Nestle boycotts shady Guatemalan palm oil company

Published: 07 February 2018

1024px-Forest in Tikal GuatemalaTikal forest, Guatemala. Palm oil plantations have disrupted ecosystems in places like this at an alarming rate in recent years. (Photo: Wikimedia Commons

By Mattha Busby

Nestle announced on Tuesday that it will no longer purchase palm oil from a Guatemalan company that faces corruption allegations from the Central American state's prosecutor.

The Swiss multinational food and beverage company explained on its website that it would end its relationship with Reforestadora de Palmas del Peten S.A. (Repsa) following allegations that it paid bribes to receive tax credits.

“We have decided to stop our sourcing of palm oil from REPSA. We will honor existing contracts with the company, however these will not be renewed,” Nestle said, clarifying that the commercial relationship would be terminated by September.

“We worked diligently with REPSA on the ground in Northern Guatemala to address serious allegations made against it related to the violation of workers’ and communities’ rights, and environmental degradation – behaviours which are totally unacceptable to Nestlé,” the company said.

REPSA, which has previously faced ecocide-related charges, confirmed the change in an email to Reuters. It also said it would cooperate with the prosecutors’ investigators.

In 2015, the company was accused by non-profit groups of throwing contaminated waste into a Guatemalan river.

It was subsequently forced to suspend its operations at the Sayaxché palm plantation in Petén for six months due to suspicions it caused the death of millions of fish.

Following on from the order, it came under pressure from partners to release an anti-violence and intimidation policy after the murder of a schoolteacher who had filed the original complaint against the company.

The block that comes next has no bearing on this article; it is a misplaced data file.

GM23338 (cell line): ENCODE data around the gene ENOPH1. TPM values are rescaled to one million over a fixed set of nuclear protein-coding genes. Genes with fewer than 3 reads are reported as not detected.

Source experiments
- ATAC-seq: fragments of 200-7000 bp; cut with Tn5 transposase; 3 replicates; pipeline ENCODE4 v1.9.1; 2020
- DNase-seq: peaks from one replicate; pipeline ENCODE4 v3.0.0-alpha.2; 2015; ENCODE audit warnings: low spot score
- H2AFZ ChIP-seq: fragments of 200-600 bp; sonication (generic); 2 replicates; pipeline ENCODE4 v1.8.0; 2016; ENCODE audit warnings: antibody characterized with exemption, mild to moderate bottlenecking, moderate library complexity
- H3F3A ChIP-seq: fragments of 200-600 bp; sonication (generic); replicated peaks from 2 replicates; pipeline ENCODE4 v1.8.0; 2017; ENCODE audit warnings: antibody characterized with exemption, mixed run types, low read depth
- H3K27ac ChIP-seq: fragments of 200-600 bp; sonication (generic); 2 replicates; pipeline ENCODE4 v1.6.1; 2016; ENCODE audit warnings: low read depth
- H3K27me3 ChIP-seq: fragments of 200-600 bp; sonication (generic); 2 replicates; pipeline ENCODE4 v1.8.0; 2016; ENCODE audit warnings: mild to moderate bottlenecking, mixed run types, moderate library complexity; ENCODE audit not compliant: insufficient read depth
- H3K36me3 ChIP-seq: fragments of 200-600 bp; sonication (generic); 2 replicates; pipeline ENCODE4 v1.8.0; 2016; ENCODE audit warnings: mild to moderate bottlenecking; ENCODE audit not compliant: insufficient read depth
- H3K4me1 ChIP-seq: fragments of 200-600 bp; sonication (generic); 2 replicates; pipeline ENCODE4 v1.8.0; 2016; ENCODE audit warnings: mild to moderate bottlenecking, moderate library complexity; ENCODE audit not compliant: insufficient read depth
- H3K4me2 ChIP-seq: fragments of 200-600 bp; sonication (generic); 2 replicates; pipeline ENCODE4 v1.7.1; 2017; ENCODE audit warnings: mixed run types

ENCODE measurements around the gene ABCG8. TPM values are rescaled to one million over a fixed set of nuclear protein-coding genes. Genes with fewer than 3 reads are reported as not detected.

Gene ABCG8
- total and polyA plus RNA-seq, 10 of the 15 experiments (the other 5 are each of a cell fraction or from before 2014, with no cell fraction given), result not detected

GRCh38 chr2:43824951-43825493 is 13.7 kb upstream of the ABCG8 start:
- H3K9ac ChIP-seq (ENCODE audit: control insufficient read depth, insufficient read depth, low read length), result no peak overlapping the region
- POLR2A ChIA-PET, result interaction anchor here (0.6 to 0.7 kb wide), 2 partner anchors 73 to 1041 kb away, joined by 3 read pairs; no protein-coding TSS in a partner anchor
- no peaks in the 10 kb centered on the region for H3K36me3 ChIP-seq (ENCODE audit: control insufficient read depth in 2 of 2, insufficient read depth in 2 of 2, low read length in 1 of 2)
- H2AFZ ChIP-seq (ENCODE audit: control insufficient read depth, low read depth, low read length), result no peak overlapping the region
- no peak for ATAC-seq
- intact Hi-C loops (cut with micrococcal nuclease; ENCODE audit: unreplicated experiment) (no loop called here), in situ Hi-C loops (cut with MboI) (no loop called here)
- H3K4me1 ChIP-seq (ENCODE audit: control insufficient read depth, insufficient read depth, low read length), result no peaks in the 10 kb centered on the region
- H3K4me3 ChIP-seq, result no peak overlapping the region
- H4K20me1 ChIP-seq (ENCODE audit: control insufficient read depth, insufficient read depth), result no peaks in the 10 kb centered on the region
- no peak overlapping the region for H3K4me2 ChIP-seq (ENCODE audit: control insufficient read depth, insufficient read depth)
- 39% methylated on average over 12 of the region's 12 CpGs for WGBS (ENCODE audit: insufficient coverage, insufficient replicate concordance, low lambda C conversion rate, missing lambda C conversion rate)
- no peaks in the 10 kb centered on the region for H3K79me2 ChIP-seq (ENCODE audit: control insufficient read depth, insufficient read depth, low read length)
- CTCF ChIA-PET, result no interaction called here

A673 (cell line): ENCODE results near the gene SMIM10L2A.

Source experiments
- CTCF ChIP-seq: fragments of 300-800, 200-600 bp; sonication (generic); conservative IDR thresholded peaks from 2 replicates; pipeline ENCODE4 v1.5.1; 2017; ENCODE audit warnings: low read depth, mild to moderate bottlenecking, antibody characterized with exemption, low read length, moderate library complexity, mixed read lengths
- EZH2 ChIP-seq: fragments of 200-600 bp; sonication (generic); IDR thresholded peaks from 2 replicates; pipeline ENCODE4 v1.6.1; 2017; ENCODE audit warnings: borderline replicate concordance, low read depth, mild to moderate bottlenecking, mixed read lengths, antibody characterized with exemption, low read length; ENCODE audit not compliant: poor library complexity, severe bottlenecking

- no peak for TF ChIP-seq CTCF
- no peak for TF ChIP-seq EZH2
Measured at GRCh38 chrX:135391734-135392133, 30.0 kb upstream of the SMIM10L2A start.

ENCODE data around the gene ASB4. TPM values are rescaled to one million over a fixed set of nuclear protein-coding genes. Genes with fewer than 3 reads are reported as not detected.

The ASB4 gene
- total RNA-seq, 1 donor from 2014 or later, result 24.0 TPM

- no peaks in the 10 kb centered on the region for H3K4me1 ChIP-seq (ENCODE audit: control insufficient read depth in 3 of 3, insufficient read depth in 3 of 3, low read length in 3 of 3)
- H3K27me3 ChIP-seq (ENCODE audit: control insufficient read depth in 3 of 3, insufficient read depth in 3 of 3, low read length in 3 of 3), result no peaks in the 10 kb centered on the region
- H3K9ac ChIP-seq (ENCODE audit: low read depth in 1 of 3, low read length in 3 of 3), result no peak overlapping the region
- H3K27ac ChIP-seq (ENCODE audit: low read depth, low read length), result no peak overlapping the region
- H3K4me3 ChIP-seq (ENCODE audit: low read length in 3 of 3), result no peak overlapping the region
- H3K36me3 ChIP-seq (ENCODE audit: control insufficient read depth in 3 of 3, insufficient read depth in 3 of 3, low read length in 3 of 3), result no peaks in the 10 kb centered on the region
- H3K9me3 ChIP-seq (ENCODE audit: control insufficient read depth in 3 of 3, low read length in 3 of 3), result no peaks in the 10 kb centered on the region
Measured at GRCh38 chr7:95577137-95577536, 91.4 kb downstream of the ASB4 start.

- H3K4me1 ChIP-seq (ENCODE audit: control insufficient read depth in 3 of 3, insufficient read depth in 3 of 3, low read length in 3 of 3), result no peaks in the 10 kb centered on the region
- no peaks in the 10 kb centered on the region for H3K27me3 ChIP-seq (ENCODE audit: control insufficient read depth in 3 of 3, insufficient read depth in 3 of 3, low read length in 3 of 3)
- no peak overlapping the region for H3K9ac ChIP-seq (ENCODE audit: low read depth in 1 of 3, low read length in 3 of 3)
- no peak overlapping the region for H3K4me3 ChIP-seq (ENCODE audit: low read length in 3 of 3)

“Through our engagement, REPSA put in place an action plan to address the issues identified, which we were monitoring with our partner, TFT,” continued the Nestle statement.

“REPSA is now accused of further corporate governance failures relating to financial irregularities in Guatemala. As such, we have decided to end our commercial ties but hope that the company will continue to implement its action plan regardless of our decision,” Nestle said.

The embattled company, owned by the GB Group, a Haitian conglomerate owned by the wealthiest man in Haiti, has pioneered palm cultivation in the region.

The demand for palm oil, which is used in food products, cosmetics and biodiesel, is growing rapidly. The rising demand has had a devastating effect on ecosystems in south-east Asia, central America and elsewhere because tropical rainforests and peatlands are torn up to provide land for palm plantations.

In December, Cargill, one of the largest food suppliers in the US, also suspended purchases from REPSA after it came under pressure to introduce more transparency into their supply chain.

Nestle itself, however, is no stranger to a boycott. It continued to bottle water in California despite the state’s historic drought, provoking a social media campaign to encourage people to shun its products.

It has also faced historic allegations that it aggressively marketed baby foods in the developing world that undermined breastfeeding.